January 14 2014 at 2:49 AM Report abuse rate up rate down Reply

Maybe the reason others did not fall was nothing more than added windows, doors, and "drywall." In some homes run for your life, not the basment in a tornado.

January 14 2014 at 12:59 AM Report abuse rate up rate down Reply

plywood, lol

January 14 2014 at 12:44 AM Report abuse rate up rate down Reply

Those panels were not playwood, the wind broke some after the building fell exposing the weak material. That is why I only use playwood, and some try to say chip board is as strong, LOL. And chip board falls apart when wet, along with partical board, but some say no, it stays together now days, double LOL. Idiots say it, and want to believe it to scam for profit. It can be easier to go through some walls than a locked door. I can go through walls with a shap knife because some homes have used metal bracing and styrofoam with vinyl siding, LOL. I have listened to friends that build laugh that they wold like to sell before a wind comes, and I laugh with them when I see their work is not far from the truth. I wish Insurance would skyrocket for homes using cheap materials. That would save lives as well as cost for insurance over the long haul.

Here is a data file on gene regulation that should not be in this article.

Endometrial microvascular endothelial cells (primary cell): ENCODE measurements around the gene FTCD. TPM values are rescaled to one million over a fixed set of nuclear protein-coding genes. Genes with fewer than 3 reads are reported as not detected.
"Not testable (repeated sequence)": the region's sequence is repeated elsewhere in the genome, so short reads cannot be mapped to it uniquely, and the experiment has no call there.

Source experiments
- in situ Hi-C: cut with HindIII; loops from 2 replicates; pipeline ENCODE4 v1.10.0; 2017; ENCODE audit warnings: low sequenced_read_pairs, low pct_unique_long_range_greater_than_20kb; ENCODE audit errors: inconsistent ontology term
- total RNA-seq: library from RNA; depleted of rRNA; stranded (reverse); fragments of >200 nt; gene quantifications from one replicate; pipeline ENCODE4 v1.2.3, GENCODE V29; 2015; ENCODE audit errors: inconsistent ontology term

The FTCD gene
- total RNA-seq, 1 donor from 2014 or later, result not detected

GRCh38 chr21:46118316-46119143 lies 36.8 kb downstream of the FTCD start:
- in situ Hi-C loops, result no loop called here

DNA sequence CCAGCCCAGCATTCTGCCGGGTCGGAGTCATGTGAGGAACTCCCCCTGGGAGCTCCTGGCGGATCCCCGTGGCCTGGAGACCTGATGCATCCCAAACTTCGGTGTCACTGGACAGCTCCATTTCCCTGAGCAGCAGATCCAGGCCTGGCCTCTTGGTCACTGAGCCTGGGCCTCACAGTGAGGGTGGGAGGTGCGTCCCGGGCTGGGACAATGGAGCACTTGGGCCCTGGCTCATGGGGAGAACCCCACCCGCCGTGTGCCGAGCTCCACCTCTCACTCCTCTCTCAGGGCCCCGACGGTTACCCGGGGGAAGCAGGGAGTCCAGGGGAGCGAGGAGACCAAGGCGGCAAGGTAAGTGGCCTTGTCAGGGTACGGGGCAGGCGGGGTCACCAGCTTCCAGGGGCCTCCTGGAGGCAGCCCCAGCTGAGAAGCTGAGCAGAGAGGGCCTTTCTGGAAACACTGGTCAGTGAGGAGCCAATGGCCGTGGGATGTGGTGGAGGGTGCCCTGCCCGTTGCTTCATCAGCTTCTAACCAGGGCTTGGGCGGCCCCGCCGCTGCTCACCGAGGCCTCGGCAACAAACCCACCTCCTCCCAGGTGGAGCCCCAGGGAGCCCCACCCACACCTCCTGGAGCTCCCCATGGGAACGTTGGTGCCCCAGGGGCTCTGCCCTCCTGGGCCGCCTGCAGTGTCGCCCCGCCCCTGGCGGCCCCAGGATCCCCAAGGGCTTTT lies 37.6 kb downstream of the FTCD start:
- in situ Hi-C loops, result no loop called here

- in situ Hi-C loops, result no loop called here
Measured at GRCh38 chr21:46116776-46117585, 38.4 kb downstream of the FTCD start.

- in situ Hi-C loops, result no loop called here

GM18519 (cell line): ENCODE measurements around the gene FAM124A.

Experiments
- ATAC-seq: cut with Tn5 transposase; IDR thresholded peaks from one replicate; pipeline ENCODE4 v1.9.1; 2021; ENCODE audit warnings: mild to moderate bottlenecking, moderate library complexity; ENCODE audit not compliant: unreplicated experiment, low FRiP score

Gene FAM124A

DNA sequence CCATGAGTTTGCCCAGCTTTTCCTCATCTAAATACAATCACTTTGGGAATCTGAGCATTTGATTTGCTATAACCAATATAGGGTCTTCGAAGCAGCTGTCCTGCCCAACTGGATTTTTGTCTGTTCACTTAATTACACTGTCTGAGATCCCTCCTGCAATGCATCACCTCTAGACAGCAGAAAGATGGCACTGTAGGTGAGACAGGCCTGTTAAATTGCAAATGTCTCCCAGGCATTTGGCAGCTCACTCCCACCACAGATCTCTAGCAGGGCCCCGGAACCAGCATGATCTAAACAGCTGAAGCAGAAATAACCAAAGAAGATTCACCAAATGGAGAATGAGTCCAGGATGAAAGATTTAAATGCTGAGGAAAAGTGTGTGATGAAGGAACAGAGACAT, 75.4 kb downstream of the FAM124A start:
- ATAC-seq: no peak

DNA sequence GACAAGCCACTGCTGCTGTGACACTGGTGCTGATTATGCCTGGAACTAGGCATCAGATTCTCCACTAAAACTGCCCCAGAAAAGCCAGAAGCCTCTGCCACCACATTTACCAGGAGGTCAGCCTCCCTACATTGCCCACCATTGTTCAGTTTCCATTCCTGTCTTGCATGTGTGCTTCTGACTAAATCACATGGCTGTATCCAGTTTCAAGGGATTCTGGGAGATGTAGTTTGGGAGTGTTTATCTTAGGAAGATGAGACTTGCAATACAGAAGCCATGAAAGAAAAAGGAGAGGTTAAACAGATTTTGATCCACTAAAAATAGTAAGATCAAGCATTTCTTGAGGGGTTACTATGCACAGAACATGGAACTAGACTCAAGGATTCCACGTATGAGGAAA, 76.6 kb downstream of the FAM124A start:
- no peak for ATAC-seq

January 14 2014 at 12:43 AM Report abuse +1 rate up rate down Reply

I blame obamacare for this

January 13 2014 at 10:59 PM Report abuse -1 rate up rate down Reply


Backhoes were digging Monday afternoon into the collapsed heap of trusses, plywood, nails that were the building materials for a luxury condominium building under construction at Brier Creek.

The building on Bruckhaus Street blew apart Saturday during storms that produced straight-line winds, and cellphone video that documented the destruction was aired on national news outlets.

Toll Brothers, the Pennsylvania-based company that is building the project, known as the Cottages at Brier Creek, said in a statement that the building was not far enough along in its construction to withstand the extreme winds that knocked it down. Windows, metal framing and other structural supports were not yet in place in the building. By contrast, an adjacent building that did have those features is still standing.

January 13 2014 at 10:55 PM Report abuse rate up rate down Reply

I watched this no less than 20 times. I could not believe my eyes. This was more than wind working here! This is just faulty construction! You could actually see the building twist on it's foundation pad before it collapsed. There was still enough uncompleted construction i.e. windows and etc to allow the wind to pass through the structure tocreate less wind resistance. I agree, it appears there were few nails coming into contact with the frame! Did anyone notice the ply wood sheets just fell from the structure with no breaking, taring or major damage to it?

January 13 2014 at 10:35 PM Report abuse rate up rate down Reply
Like us on Facebook?
Next on Skye
Will Commercial Space Travel Blast Off in 2014?